16 Mar An Overview of PRP Therapy: How It Works and What It Does
Platelet rich plasma (PRP) therapy is being utilized increasingly to help enhance and encourage the healing process for those who have soft tissue and bone injuries. PRP has received increased attention from the media as it has been used to help high profile athletes who have suffered injuries mend more quickly and efficiently. It has been effective in reducing inflammation and in boosting cell proliferation, both of which are important aspects of the healing process.
PRP is derived from one’s own body, coming directly from a person’s blood. It uses one kind of cell that is found in the blood, platelets. PRP is a substance that has a heavy concentration of these cells, which circulate within the blood and are an important factor in clotting. Plasma, which is also found in our blood and is a
component in PRP, is involved in providing the body with key substances. Together platelets and liquid plasma, which combine to create PRP, are important in that they possess certain factors that help in the enlistment, multiplication, and specialization of cells, all of which are essential to the healing process.
PRP therapy begins with blood being drawn from the patient; it is then placed in a centrifuge where it is spun in order to separate the blood into its various components. The plasma, which is platelet rich, is collected and treated prior to being administered to the injured region.
When a patient undergoes PRP therapy they are given injections in the area of injury. When administering the treatment a healthcare professional will often utilize ultrasound guidance to ensure accuracy in treating the specific bone or soft tissue region, which may be a designated ligament or tendon.
After the patient receives the injection, there is a short period of time where they will avoid all exercise. After that, they begin an exercise program designed to physically rehabilitate the injured area.
Efficacy of PRP
There is evidence based on scientific studies focusing on animals in which therapy that uses PRP has been revealed to be effective in aiding the healing of bone and soft tissue. As an example, in calf muscle injuries in which the Achilles tendon has been damaged there has been evidence of increased numbers of cells and heightened tendon strength. Also, increased muscle regeneration has been noted.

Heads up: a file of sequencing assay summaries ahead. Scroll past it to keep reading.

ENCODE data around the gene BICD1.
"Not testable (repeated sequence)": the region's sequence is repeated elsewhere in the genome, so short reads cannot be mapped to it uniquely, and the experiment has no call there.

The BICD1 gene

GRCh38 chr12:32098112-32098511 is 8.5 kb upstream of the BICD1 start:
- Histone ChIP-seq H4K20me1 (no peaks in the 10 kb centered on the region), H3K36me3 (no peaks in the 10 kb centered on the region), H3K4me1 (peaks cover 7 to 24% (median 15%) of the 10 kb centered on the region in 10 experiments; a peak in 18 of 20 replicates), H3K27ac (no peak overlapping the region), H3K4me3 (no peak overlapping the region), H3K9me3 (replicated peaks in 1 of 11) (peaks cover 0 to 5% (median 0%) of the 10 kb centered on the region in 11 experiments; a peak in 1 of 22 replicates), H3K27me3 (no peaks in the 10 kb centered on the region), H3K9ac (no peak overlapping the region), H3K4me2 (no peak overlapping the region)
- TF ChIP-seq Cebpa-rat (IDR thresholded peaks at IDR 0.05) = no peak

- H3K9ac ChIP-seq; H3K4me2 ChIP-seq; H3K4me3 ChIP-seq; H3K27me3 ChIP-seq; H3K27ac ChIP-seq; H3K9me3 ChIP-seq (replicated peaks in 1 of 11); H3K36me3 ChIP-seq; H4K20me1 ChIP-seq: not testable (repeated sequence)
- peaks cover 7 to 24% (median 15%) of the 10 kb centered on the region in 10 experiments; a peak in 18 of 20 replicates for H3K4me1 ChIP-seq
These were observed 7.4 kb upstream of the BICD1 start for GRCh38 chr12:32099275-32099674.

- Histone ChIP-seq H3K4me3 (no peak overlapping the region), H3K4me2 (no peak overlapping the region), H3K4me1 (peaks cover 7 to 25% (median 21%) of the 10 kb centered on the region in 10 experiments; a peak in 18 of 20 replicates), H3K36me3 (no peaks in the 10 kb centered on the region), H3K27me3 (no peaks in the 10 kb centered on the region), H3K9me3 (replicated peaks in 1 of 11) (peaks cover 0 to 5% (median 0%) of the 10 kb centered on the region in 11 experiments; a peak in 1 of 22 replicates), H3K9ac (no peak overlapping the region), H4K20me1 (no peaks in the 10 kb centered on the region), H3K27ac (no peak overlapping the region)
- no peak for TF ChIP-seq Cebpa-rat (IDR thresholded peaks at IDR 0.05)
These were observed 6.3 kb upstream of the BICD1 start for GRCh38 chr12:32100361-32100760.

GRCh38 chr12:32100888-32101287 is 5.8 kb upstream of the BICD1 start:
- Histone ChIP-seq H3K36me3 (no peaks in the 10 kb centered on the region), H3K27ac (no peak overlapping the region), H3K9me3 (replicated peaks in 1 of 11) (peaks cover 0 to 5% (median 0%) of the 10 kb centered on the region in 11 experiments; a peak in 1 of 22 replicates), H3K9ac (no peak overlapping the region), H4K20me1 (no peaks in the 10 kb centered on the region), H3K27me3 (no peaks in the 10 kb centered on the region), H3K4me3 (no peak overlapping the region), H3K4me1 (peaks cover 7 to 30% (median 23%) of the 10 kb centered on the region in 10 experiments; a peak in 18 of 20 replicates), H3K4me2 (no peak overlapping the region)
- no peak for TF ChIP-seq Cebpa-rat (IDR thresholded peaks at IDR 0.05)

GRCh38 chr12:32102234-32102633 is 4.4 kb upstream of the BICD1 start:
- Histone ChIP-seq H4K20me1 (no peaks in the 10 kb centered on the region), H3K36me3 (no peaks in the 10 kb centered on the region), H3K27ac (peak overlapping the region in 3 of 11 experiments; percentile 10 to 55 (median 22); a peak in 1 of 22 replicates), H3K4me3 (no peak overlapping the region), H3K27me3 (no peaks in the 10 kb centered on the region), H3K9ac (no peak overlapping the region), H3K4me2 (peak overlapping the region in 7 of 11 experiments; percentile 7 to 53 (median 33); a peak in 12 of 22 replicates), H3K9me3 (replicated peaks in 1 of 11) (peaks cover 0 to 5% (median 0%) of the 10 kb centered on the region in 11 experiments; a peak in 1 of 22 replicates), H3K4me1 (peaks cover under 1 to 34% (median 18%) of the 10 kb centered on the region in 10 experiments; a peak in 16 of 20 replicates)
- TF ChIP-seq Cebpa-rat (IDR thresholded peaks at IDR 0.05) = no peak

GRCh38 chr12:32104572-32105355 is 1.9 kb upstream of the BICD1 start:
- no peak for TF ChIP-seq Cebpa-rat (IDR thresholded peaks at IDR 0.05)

There have also been promising but limited studies involving humans. PRP therapy was revealed to be efficacious in a small study focusing on knee osteoarthritis. In this study PRP was shown to be more effective than hyaluronic acid treatment. In addition, there have also been positive results in treatment with PRP that focuses on rotator cuff tears and medial collateral ligament (MCL) knee injuries.
However, there is also a study published in the Journal of the American Medical Association that noted there was no advantage to utilizing PRP injections when compared to placebo injections of saline for the treatment of Achilles tendinosis. Still, despite the lack of of evidence as to the efficacy of PRP, it has started to take root as a treatment that can aid in the healing process due to the fact that it carries an extremely low-risk and the substance used is derived directly from the patient’s blood.
With promising results in animal models, there has been increased activity in using PRP for various conditions, including chronic and acute tendon issues and injuries to muscles and ligaments. Conditions that have responded especially well to PRP include those related to lateral epicondylitis (tennis elbow) and Achilles tendinosis, which affects the Achilles tendon.
As more studies are developed regarding the use of PRP and more evidence becomes available as to its effectiveness, it’s anticipated that the therapy will become more widespread. Also, studies will go a long way to helping to standardize treatment.
Cautions Regarding Treatment
Although PRP therapy involves minimal risk, there are certain cautions that should be taken when utilizing this type of approach. When undergoing treatment all anti-inflammatory medications should be stopped, as PRP is designed to aid in the reduction of inflammation and aid in healing. Also, athletes who will be involved in certain competitions need to be aware that PRP contains endogenous growth factors, which certain agencies, such as the World Anti-Doping Agency and the United States Anti-Doping Agency, forbid. This is due to the possibility that PRP might enhance one’s performance, although there is no evidence of such.
Considering PRP Therapy
There are some important points to remember concerning platelet rich plasma (PRP) therapy, including that this is a substance that is extracted from the injured party’s blood, and comprised of components in their blood, specifically platelets and plasma. PRP contains a high concentration of growth factors (at least 7) and of those factors involved in cellular signaling, both of which are considered to be important in aiding the healing process.
An increasing amount of human studies are attesting to the effectiveness of PRP therapy for soft tissue injury, arthritis, tendonitis, ligament tear healing and more. Call (844) GET-STEM to find a PRP therapy treatment center today!